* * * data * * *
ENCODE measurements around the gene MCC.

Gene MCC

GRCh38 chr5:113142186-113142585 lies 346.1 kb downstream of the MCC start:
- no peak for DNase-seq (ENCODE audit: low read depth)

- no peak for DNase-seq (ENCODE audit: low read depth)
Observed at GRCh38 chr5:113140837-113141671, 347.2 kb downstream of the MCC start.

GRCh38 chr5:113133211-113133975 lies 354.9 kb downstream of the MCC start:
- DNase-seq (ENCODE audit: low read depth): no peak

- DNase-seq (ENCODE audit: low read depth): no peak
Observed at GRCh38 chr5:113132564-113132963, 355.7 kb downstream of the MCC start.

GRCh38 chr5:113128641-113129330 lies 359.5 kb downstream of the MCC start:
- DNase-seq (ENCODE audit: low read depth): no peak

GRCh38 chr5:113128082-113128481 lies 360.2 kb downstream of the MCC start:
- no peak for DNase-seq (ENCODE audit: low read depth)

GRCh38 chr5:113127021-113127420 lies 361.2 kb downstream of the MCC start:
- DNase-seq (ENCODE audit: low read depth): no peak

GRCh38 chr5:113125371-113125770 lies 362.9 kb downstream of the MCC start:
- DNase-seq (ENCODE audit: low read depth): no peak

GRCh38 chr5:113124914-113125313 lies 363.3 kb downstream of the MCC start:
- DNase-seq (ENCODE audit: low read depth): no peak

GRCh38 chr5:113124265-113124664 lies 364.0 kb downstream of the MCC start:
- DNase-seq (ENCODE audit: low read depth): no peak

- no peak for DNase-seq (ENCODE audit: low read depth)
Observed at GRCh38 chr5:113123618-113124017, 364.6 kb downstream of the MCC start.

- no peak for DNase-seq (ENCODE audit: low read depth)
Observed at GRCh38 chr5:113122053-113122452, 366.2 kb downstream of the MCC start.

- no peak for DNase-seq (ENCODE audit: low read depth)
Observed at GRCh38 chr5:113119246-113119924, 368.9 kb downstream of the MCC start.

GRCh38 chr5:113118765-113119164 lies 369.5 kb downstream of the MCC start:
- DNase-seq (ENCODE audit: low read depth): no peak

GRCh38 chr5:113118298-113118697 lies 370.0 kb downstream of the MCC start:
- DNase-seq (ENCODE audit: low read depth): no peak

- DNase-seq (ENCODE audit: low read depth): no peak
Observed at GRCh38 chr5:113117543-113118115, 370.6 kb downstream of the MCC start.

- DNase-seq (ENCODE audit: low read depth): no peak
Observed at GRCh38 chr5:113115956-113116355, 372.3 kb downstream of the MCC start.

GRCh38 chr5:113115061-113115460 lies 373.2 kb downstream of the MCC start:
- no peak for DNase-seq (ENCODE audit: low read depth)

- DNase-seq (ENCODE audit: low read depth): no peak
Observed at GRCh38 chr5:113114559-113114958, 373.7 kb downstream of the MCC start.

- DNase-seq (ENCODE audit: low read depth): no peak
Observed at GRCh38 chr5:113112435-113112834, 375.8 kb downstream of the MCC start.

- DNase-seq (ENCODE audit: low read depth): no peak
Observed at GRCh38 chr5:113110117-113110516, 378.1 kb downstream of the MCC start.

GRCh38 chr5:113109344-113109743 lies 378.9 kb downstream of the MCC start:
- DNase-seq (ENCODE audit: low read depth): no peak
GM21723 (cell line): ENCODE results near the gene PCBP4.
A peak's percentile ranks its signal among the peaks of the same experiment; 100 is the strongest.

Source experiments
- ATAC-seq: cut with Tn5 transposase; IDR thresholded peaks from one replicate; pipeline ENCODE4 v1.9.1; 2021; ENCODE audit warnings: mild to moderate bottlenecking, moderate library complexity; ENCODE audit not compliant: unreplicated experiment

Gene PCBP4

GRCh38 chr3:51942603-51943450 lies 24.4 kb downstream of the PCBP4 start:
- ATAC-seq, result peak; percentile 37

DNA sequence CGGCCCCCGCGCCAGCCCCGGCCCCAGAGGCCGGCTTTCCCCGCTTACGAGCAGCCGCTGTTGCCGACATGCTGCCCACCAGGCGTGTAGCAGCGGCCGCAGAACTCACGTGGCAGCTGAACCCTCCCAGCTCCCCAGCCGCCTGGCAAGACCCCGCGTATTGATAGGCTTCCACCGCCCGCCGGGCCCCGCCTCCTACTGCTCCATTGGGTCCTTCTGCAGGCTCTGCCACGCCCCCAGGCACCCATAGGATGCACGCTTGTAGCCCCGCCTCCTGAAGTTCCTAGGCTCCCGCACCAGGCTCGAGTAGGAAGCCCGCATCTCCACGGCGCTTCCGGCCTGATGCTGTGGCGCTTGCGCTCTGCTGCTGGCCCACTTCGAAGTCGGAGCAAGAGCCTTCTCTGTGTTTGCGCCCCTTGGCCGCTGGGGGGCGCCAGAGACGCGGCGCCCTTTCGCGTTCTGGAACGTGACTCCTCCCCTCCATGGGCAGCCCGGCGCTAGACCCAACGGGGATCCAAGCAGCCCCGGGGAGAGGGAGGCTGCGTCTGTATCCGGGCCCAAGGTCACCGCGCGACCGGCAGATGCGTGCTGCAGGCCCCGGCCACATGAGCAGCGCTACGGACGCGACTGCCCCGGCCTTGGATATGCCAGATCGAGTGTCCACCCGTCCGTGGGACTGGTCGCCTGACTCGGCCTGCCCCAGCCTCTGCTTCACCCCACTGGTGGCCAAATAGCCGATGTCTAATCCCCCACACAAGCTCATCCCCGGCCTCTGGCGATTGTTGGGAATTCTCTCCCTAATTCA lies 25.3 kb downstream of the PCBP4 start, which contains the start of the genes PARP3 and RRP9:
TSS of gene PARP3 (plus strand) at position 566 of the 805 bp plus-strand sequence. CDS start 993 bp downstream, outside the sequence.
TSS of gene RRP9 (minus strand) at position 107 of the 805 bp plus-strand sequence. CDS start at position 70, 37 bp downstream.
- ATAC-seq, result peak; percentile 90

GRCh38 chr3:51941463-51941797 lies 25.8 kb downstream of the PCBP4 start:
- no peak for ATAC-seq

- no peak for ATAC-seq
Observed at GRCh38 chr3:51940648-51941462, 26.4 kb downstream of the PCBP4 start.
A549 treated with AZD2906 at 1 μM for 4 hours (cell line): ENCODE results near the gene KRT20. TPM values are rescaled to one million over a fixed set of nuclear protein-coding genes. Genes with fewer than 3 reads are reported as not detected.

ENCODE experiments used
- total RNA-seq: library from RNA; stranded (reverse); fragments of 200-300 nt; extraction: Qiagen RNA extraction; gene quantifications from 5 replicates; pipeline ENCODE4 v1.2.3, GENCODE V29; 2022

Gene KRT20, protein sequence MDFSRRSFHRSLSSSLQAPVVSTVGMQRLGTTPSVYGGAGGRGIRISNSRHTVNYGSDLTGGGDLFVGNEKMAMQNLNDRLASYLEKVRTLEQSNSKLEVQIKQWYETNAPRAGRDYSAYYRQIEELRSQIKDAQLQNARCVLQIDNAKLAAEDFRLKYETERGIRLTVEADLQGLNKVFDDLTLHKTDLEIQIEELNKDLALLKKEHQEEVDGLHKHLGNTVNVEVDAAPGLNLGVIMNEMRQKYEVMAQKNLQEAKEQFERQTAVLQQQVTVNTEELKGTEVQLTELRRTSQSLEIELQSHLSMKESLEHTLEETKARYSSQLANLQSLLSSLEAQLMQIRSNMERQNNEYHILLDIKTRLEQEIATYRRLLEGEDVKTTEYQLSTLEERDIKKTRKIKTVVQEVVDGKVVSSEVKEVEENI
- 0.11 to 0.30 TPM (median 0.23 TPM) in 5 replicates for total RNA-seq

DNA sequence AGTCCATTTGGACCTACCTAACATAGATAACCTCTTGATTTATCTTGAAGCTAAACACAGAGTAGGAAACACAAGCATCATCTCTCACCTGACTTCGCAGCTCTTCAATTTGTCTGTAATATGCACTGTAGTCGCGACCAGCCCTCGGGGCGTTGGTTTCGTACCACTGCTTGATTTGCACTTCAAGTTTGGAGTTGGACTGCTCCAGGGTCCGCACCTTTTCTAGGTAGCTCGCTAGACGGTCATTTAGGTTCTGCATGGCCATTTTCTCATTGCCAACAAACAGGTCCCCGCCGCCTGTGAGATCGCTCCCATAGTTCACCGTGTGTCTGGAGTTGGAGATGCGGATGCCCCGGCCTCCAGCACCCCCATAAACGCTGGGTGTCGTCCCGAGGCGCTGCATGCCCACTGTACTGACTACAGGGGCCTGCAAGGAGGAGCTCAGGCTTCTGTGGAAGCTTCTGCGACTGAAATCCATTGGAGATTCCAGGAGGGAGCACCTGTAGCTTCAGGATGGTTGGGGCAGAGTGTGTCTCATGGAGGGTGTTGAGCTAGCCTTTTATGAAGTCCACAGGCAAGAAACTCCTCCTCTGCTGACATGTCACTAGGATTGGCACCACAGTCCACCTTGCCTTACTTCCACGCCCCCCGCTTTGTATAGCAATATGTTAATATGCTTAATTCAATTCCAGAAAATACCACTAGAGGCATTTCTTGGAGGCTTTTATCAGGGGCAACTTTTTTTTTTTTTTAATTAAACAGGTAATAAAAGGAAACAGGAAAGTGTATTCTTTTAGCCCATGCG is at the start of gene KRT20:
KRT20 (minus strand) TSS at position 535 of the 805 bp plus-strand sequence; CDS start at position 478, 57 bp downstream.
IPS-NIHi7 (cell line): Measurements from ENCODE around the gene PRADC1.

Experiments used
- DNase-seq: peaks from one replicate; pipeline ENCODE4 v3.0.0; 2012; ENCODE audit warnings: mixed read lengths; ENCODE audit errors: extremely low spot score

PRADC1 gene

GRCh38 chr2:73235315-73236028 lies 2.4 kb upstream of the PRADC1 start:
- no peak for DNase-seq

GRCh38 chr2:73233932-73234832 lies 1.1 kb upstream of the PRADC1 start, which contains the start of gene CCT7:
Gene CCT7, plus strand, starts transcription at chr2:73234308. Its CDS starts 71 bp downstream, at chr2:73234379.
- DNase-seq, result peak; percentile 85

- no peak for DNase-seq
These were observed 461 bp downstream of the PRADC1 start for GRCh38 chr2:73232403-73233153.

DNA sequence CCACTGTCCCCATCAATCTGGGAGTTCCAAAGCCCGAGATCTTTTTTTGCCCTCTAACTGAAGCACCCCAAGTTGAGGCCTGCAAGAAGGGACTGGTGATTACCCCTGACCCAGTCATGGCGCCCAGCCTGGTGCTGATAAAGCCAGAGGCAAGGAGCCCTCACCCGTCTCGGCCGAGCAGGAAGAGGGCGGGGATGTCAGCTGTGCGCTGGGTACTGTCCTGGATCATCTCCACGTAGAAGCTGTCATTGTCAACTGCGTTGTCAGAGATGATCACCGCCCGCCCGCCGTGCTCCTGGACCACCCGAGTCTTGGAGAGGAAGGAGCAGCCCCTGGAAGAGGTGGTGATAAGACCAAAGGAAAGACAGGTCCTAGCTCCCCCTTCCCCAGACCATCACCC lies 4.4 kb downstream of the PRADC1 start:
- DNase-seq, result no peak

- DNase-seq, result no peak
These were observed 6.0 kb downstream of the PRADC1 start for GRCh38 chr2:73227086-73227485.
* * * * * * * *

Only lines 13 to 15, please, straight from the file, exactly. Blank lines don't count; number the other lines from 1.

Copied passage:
GRCh38 chr5:113128082-113128481 lies 360.2 kb downstream of the MCC start:
- no peak for DNase-seq (ENCODE audit: low read depth)

GRCh38 chr5:113127021-113127420 lies 361.2 kb downstream of the MCC start: